The 18th of Might ought to have been Raziel Zisman’s son’s 20th birthday.
As a substitute, Zisman discovered himself submitting a grievance to the Bereavement Authority of Ontario (BAO) over how Benjamin’s Park Memorial Chapel — a distinguished Jewish funeral residence in Toronto — was dealing with memorial donations made in his son’s identify.
“As a substitute of specializing in grieving and therapeutic, we have now to relive, each time we take care of this, some very, very painful moments,” Zisman advised CBC Toronto.
After his 19-year-old son, Liam Jacob Zisman, died in January 2022, Zisman signed an settlement with Benjamin’s to carry a funeral service and to gather memorial donations on the household’s behalf earlier than dispersing the cash to charities.
His subject is with the funeral residence’s failure to inform him a few 10 per cent administrative charge taken from every donation that comes into its charitable basis, and its refusal to let him see an accounting of the cash that has been collected.
“I’ve the appropriate to obtain an accounting,” stated Zisman. “As of immediately, these funds, to my data, are nonetheless sitting of their checking account.”
Bereavement authority weighs in
Although the charge quantity was included in a contract he signed, Zisman says it wasn’t communicated clearly to him — one thing the BAO finally agreed with after he filed his formal grievance.
After investigating, the BAO instructed Benjamin’s to do extra to inform its potential clients in regards to the 10 per cent charge, and to refund the charges collected by its charitable basis over the past six years to the charities that will have obtained them.
Benjamin’s has agreed to replace its web site and re-train employees in order that the quantity taken by the muse is communicated extra clearly, however is now searching for a judicial assessment of the BAO’s order that they pay again years price of charges.
It has additionally promised to briefly pause the follow of charging the 10 per cent administrative charge “pending the enchantment of the BAO choices,” in response to a press release from managing director Michael Benjamin.
That pause “is sweet information for grieving households,” stated David Brazeau, BAO’s supervisor of communications.
As for the refunds, it is “nonetheless up within the air due to the problem from Benjamin’s funeral residence,” Brazeau stated.
“And that can go to the Superior Court docket of Justice.”
Zisman has additionally filed a lawsuit towards Benjamin’s, however says he expects it will likely be at the least a yr earlier than it strikes to the subsequent stage.
Inside ‘trade pointers’?
In a press release to CBC Toronto, Michael Benjamin expressed remorse that “a small dispute has grow to be a prolonged authorized battle” with the Zisman household.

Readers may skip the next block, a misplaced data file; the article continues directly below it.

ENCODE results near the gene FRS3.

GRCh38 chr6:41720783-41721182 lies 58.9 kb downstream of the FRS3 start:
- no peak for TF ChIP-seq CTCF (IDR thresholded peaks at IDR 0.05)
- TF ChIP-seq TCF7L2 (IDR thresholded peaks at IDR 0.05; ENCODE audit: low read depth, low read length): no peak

He additionally wrote that the explanation for the problem to the current BAO resolution is that “the muse clearly and unequivocally doesn’t fall underneath the jurisdiction of the BAO and is already regulated extensively and totally underneath current Canadian legal guidelines and laws in addition to the [Canada Revenue Agency].”
Lastly, he wrote that the follow of taking a 10 per cent charge falls “effectively inside trade pointers” for non-profits, and in reality solely covers a few quarter of the prices of working the Benjamin’s charitable basis.
That runs in distinction to what Brazeau says he has seen within the wider funeral trade.
“Most funeral properties both cost a one per cent, or a really low proportion charge, or nothing in any respect for merely taking charitable donations,” he stated.
“It’s extremely uncommon for us to see a 10 per cent cost.”
Different charge complaints
Zisman’s grievance will not be the primary time Benjamin’s has been investigated by BAO, who say they’ve appeared into 5 complaints towards the funeral residence because it was based in 2016.
A information launch on-line describes a collection of choices made in 2020 and 2021 by which Benjamin’s was ordered to refund practically 260 individuals for being charged further charges, together with being charged a “particular care charge” in the course of the pandemic even when the loss of life was not COVID-19 associated.
“Benjamin’s settled that with us in April of this yr. They usually paid again virtually $76,000 of these expenses,” stated Brazeau.
As for Zisman, he is nonetheless ready to obtain the cash raised in his son’s reminiscence, which Benjamin’s says it is compelled to carry till there’s a authorized decision.
Liam Zisman, who was an environmental geoscience main at Brock College and a former intern on the Northern Miner, a mining commerce journal, was additionally a most cancers survivor.
The cash donated on his behalf was meant to go to Chai Lifeline and Camp High quality, which run camps and supply helps for youngsters with most cancers.
“Liam attended these camps and benefited vastly. He was concerned and far cherished,” stated Zisman.
“The funds donated in January … ought to have been dispersed to sponsor children who would profit from these camps this summer time. And right here we’re in September. This isn’t proper.”
In early October, Brock College is about to carry a discussion board on sustainable useful resource growth in Liam’s reminiscence, half of a bigger initiative of his father to “entice, encourage and inspire younger individuals” to become involved with the sector.